I was born three years after my brother, in a larger hospital, where my mother was induced and monitored carefully. There is something very strange about being the sibling who had the safe birth. It feels as though I stole it. There is a constant sense of guilt, as if my life — my independence, my choices — constitutes a form of gloating. “This is what you could have had.” Everything I do feels like something owed to my brother (do it, because he can’t) but also something taken from him (you shouldn’t have done that, because he should have done it first).

Still, my family were fortunate, insofar as my brother didn’t die. Current reports on the Nottingham maternity scandal reference 1,700 cases, with an estimated 201 mothers and babies who might have survived had they received better care. What strikes me, reading them, is the enormous gulf between the cost of a disastrous birth and the trivial, opportunistic way in which childbirth is so often politicised — with mothers themselves viewed as morally, if not practically, to blame if anything goes wrong.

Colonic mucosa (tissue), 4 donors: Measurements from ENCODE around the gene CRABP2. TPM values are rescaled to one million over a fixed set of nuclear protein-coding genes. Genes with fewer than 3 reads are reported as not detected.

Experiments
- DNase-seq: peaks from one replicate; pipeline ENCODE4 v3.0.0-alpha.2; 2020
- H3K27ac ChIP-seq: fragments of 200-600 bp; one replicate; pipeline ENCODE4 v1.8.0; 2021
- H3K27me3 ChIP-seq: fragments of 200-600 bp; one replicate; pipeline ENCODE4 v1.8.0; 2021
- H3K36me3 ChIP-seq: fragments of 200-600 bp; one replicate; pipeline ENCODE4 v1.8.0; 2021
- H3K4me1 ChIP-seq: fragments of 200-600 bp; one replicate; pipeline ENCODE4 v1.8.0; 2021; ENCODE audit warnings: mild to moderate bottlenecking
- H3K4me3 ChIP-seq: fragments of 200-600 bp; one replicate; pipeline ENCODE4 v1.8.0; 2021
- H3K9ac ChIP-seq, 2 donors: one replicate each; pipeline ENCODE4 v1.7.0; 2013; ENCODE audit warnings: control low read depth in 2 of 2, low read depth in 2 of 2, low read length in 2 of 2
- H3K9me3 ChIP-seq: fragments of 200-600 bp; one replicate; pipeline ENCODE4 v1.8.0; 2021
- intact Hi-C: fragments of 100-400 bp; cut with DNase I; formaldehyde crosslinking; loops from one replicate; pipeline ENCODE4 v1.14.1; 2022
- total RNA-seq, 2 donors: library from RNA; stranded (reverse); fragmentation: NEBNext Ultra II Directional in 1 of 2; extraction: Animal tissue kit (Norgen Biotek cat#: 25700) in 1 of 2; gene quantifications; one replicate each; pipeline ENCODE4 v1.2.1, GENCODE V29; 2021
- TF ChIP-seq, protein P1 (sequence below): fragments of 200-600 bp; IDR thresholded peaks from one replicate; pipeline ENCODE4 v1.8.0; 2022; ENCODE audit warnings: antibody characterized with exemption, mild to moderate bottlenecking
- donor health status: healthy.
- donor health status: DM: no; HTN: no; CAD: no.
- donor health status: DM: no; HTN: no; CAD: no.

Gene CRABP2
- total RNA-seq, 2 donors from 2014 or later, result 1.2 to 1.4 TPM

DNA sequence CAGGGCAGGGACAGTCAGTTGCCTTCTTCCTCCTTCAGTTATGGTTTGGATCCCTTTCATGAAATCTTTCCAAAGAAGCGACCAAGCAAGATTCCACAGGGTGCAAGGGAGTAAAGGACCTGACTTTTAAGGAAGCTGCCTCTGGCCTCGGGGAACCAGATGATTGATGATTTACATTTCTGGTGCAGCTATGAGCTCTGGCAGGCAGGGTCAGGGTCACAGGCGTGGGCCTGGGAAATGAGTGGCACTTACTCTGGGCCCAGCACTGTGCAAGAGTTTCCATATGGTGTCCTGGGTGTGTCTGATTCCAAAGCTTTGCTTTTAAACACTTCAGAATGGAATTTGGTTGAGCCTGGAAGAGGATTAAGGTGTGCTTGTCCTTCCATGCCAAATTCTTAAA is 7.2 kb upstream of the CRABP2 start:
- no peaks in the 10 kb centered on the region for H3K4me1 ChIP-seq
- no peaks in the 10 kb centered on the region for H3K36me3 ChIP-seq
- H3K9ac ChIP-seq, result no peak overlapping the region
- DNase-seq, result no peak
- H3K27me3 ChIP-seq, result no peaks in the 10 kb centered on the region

As a feminist who concerns herself with how the female body is demonised, my interest in debates about birthing choices is more than personal. I have read books railing against the over-medicalisation of childbirth, aligning it with a patriarchal need to appropriate female reproductive power. I have also read books protesting the fetishisation of “natural” birth, suggesting that it infantilises women, that it implies women deserve pain. To be honest, I find both arguments persuasive and dismaying. Both are right about the way in which misogyny and professional arrogance can shift the focus away from meeting the needs of women and babies. I feel a kind of rage that we are told to pick a side.